Comics appearances[edit]

Golden Age of Comics[edit]

The character first appeared as one of several ongoing features, in the debut issue of Detective Comics – originally an anthology series – in March 1937. He debuted a year before Superman's first appearance, and two years before Batman would become the title's lead feature.[3] The character's adventures continued as Batman was introduced in issue #27, continuing as a supporting feature until Detective Comics #152 (October 1949). According to Jess Nevins' Encyclopedia of Golden Age Superheroes, "He fights ordinary criminals, Yellow Perils, stage magicians, the Human Fly, creatures from the year Two Billion, the Man-Beast, and on at least one occasion space aliens."[4]

Slam was replaced in Detective #153 by Roy Raymond, TV Detective. Bradley would not make another significant appearance for over 32 years and his sidekick Shorty Morgan disappeared completely.[5]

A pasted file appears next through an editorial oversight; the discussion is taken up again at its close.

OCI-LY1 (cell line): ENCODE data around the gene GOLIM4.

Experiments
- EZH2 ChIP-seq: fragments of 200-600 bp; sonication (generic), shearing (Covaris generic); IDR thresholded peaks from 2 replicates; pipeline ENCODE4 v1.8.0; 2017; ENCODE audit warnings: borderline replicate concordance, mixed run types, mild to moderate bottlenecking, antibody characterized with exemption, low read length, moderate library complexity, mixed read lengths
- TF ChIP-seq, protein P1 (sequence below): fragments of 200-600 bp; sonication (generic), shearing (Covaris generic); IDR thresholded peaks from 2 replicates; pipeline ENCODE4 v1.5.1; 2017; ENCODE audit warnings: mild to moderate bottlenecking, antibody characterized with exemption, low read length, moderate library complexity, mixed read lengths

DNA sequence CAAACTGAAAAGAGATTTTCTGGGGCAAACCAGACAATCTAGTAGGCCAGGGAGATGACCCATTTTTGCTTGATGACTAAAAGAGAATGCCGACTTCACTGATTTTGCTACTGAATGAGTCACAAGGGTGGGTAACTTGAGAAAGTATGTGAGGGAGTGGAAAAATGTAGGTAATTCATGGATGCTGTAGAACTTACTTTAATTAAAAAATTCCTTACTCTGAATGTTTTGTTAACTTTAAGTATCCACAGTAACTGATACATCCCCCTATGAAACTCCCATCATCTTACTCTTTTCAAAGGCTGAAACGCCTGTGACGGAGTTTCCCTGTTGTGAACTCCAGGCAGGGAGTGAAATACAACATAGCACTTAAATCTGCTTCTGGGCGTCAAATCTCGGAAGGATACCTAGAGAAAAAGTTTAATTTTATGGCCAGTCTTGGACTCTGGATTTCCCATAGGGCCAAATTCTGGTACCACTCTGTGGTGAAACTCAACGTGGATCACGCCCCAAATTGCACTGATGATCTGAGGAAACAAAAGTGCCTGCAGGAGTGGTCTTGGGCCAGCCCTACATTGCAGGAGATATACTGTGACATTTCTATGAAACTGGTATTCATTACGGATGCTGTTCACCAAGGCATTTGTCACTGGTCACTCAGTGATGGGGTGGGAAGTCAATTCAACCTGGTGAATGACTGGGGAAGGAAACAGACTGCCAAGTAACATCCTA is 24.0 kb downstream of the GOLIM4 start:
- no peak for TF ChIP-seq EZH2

The character was originally operating out of Cleveland, then later in New York City, Slam and his sidekick "Shorty" Morgan often had humorous, fight-filled adventures, often going undercover in various professions to catch their man. Though most stories had a mystery element, "Slam" was more likely to solve them with his fists than his brains.[1]


The character reappeared in Detective Comics #500 (March 1981). In a story titled "The Too Many Cooks... Caper!", an aging Bradley joined other DC detectives, such as Jason Bard, Pow-Wow Smith, Roy Raymond, the Human Target, and Mysto, Magician Detective in solving the murder of a fellow retiring detective. The character returned again in Detective Comics #572 (the 50th anniversary issue), teaming up with detectives Batman, Robin, Elongated Man, and Sherlock Holmes.

He appeared in the Superman titles in the 1990s, working for the Metropolis Police Department.[6] However, this incarnation of the character was short-lived. When an older Slam Bradley later appeared in Detective Comics, it was explained that the Metropolis character was Slam Bradley, Jr.[7]